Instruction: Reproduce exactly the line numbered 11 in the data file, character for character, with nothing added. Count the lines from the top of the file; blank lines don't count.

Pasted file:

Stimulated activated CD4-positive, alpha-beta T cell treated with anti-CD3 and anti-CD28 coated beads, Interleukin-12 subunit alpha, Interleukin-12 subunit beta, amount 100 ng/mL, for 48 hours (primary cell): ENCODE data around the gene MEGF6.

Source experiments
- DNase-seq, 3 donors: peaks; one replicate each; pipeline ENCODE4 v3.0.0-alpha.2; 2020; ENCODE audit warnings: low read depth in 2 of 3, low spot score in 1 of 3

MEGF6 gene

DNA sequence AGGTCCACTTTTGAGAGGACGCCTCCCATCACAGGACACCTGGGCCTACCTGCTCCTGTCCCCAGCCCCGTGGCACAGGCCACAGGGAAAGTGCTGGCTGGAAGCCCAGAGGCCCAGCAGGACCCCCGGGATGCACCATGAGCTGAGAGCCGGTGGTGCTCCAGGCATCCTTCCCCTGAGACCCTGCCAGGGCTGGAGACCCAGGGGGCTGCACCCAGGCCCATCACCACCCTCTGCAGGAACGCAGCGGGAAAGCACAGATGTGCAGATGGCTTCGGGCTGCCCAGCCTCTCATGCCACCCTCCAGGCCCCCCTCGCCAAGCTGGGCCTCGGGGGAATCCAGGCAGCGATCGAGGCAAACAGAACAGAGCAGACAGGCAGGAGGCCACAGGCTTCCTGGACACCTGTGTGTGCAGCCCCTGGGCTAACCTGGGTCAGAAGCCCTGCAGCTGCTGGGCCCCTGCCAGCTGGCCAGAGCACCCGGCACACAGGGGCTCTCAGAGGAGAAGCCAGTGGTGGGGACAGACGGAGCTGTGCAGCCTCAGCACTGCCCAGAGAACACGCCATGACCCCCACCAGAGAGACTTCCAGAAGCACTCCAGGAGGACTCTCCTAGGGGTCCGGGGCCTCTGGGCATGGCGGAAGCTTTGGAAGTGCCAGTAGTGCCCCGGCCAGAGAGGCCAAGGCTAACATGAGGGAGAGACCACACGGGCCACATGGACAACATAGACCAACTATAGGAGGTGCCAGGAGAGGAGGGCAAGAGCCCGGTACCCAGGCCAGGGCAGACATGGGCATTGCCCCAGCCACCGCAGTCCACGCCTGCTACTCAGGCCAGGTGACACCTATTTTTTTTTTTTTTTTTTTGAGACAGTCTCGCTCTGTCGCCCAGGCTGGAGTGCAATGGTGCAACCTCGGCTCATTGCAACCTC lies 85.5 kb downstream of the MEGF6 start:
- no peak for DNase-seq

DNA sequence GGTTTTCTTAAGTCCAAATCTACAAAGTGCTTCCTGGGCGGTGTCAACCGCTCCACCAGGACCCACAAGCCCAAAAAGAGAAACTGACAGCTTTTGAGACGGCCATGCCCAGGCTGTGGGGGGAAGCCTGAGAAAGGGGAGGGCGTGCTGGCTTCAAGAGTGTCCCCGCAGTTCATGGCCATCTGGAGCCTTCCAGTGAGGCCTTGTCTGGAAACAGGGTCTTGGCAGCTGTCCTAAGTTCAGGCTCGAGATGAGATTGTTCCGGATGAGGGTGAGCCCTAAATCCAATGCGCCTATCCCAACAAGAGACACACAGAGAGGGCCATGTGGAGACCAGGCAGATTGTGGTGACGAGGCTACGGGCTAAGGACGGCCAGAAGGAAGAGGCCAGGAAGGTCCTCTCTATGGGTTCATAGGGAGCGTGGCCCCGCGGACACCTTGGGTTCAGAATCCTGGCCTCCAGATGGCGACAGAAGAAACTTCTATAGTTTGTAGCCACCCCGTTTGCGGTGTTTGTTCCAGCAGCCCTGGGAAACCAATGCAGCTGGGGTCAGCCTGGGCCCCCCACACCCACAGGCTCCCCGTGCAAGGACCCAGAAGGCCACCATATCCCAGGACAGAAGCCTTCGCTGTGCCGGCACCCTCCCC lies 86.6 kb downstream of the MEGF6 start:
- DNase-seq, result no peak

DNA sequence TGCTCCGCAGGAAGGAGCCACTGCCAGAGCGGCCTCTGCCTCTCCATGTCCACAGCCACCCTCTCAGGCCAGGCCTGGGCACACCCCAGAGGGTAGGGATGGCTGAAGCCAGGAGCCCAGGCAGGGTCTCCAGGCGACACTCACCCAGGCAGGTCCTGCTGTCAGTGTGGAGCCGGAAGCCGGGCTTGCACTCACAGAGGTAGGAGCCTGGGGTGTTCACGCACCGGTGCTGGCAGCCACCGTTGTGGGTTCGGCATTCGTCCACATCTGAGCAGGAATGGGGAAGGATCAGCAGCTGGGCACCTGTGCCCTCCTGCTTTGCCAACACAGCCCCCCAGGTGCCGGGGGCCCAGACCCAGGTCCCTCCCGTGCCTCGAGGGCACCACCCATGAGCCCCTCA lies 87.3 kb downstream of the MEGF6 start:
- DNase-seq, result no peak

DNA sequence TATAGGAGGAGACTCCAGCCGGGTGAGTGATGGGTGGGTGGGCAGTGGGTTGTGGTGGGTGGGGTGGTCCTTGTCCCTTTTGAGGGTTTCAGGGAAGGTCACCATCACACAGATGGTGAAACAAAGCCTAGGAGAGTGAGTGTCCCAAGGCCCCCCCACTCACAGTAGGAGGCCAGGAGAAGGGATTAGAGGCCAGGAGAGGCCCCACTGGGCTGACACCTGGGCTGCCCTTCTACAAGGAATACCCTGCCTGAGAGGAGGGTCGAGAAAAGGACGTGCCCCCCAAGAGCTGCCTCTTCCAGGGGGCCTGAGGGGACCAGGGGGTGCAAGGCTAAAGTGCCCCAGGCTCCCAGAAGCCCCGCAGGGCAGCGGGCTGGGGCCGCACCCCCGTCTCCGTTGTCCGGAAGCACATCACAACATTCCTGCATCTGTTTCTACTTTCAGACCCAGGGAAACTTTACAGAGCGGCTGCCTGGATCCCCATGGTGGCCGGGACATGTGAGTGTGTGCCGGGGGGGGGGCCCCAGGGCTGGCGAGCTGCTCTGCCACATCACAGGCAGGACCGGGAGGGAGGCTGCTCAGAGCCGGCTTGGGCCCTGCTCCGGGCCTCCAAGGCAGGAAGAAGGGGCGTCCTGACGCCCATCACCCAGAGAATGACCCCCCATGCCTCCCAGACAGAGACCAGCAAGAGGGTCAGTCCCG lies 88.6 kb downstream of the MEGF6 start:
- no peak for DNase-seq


DNA sequence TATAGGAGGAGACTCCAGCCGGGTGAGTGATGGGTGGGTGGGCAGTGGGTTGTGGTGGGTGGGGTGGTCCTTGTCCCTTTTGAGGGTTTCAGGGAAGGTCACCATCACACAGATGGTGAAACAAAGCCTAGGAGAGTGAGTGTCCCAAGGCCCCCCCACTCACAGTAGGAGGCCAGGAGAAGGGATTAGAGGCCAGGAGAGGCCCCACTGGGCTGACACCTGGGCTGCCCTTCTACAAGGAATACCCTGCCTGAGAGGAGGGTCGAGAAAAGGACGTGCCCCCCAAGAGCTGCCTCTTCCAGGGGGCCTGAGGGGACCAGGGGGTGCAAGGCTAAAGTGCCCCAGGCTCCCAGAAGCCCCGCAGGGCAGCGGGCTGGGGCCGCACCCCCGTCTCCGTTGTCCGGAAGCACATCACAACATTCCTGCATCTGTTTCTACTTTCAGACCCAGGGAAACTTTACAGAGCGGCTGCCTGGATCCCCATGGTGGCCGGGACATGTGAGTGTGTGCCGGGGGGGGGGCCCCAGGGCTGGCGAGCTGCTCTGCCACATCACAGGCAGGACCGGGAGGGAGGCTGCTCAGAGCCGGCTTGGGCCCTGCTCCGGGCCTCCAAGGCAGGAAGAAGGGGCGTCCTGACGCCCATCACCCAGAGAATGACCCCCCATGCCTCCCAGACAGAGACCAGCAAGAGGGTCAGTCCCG lies 88.6 kb downstream of the MEGF6 start: